I can’t think of a single holiday when chocolate confections weren’t served in our home. It was the Sephardic relatives, not the Ashkenazim, to whom it mattered most. It had to be on the dessert table, or some kind of self-imposed shame would befall the hostess. Not in the recipes, mind you. On the side. Boxed chocolates, and the fancier the better.
I’ve only occasionally dwelled on that distinction between the two groups of relatives, probably precisely because we don’t incorporate chocolate into very many of our traditional recipes. But when you stop to think that Spanish & Portuguese Jews and conversos were among the earliest (and most active) traders during the Age of Discovery, a strong historical link between Sephardim and chocolate seems fairly obvious.
That history is one of the many topics explored in a new book by Rabbi Devorah Prinz, called On the Chocolate Trail: A Delicious Adventure Connecting Jews, Religions, History, Travel, Rituals and Recipes to the Magic of Cacao, which sounds like an informative, entertaining, and potentially mouthwatering book. For the cook in you, there are some recipes, too – and Rabbi Prinz claims to be a lifelong chocoholic.
The book was recently published, so the tour is on. Rabbi Prinz has a few lectures coming up in the NY/NJ/CT Tri-State Area (the next is on April 26), and will head west to California and Calgary in August. The link above on the book title leads to ordering information; this link leads to her recent interview in The Jewish Week.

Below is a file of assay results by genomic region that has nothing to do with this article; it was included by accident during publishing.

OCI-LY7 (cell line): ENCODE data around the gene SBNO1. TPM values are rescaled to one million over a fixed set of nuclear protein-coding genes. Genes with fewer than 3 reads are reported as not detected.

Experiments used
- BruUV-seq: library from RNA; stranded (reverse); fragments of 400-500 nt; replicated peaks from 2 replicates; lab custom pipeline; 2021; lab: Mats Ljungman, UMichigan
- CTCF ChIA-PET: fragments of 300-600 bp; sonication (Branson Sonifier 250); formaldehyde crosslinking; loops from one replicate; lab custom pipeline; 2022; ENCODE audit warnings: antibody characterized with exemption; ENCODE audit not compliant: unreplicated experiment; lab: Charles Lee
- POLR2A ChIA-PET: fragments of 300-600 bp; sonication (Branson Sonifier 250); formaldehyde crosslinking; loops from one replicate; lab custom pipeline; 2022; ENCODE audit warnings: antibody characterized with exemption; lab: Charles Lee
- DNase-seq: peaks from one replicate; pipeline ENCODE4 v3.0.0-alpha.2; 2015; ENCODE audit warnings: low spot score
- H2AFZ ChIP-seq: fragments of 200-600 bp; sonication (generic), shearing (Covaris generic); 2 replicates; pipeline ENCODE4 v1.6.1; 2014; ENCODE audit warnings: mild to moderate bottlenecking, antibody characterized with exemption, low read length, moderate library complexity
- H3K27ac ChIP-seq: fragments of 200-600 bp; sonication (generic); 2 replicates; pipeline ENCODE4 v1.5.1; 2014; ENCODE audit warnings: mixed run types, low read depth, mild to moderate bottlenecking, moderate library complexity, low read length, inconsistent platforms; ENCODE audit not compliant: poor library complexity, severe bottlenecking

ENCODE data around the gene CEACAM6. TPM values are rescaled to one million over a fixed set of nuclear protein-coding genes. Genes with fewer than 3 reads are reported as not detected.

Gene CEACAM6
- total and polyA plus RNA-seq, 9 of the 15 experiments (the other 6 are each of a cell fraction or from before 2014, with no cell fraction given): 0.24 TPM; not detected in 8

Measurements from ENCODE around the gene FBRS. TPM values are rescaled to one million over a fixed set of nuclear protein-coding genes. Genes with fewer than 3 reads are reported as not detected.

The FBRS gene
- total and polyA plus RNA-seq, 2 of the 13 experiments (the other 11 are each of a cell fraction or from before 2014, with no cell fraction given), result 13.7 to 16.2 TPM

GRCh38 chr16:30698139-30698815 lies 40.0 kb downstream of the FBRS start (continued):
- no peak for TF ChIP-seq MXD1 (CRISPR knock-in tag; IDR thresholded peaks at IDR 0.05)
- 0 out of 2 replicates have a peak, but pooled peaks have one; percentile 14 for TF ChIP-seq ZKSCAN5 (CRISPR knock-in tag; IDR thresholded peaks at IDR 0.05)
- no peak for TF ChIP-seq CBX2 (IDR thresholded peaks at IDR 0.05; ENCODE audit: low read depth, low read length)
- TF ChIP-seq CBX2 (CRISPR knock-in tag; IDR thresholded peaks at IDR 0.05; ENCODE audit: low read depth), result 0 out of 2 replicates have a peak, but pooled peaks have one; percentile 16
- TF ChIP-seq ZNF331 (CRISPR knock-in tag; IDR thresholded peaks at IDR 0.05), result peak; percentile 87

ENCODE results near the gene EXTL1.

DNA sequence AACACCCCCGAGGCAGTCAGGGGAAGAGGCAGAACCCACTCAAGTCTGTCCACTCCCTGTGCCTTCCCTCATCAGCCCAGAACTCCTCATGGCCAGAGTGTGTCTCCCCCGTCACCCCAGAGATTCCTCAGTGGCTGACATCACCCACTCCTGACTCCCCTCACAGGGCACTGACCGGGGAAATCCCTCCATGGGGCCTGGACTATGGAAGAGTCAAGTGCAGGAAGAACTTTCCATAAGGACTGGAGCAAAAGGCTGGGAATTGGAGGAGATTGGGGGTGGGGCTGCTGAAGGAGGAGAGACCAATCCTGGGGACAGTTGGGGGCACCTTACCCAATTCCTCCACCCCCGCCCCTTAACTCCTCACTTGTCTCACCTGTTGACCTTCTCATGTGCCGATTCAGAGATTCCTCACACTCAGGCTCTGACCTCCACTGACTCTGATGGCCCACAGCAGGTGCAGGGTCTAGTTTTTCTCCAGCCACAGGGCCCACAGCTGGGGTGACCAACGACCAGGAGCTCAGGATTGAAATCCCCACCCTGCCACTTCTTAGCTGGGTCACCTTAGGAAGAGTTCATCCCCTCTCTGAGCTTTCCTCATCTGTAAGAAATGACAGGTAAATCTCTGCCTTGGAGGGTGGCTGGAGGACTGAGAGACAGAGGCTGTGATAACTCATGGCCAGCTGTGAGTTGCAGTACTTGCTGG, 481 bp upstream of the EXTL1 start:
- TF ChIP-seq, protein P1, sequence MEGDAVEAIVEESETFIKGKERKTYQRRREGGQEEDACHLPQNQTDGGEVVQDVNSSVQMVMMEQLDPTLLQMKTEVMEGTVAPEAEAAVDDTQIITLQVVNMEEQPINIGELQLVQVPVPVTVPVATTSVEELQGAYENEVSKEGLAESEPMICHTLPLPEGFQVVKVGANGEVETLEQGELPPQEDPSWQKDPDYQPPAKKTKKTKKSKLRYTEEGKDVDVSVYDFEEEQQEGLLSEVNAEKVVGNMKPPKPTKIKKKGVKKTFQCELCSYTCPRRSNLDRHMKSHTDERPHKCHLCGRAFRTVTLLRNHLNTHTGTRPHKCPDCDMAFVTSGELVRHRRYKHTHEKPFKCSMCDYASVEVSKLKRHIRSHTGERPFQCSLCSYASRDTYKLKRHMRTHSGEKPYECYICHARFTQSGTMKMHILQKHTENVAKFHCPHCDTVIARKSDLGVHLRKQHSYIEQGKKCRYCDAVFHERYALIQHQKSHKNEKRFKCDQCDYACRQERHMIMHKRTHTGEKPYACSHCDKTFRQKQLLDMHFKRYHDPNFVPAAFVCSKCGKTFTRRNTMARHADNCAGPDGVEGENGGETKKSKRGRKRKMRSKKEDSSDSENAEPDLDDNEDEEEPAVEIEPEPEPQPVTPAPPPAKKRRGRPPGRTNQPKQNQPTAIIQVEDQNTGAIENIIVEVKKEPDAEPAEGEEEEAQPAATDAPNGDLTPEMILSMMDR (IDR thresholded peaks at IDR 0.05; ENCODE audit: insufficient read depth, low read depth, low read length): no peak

It’s 6:00 p.m. for me, time for tea and a cookie. Chocolate, of course.
4 responses to “Chocolate counts.”
Hmm. Of course Sephardim were the great traders of the Atlantic world, but I always associated chocolate more with the Jesuits. I’ll have to get that book (and get the ‘whole picture’ of the links between Sephardim and chocolate!)
Chocolate & Jesuits? Care to elaborate, Mark? I think Rabbi Prinz is right about the spread of chocolate (unavoidable pun) worldwide through Sephardic trade hubs – Amsterdam, London, etc. Not just as traders, either. Jews were so prominent as confectioners in pre-Expulsion Spain that 1st & 2nd generation children of conversos were banned from the (luxury) trade, which became the dominion of Spanish convents. Still, the rabbi may have used the word “Sephardic” a bit loosely. Not all conversos were automatically crypto-Jews, and the word is about identity, not blood lines. Without having read the book, it’s hard to comment further.
Hrm. It’s interesting what you say about Jews and crypto-Jews being confectioners. One of the first clues I received of my Jewish ancestry was when I realized one of my father’s ancestors, named “Abraham”, had his race listed as “Austrian Hebrew” (to my great surprise!) in multiple census records and his occupation listed as “confectioner”. Apparently he worked as a confectioner in London before heading over to the States. I look forward to the book.
No meal is complete without chocolate. Really. lol
What could possibly be better than Biscocho de Almendra con Chocolate?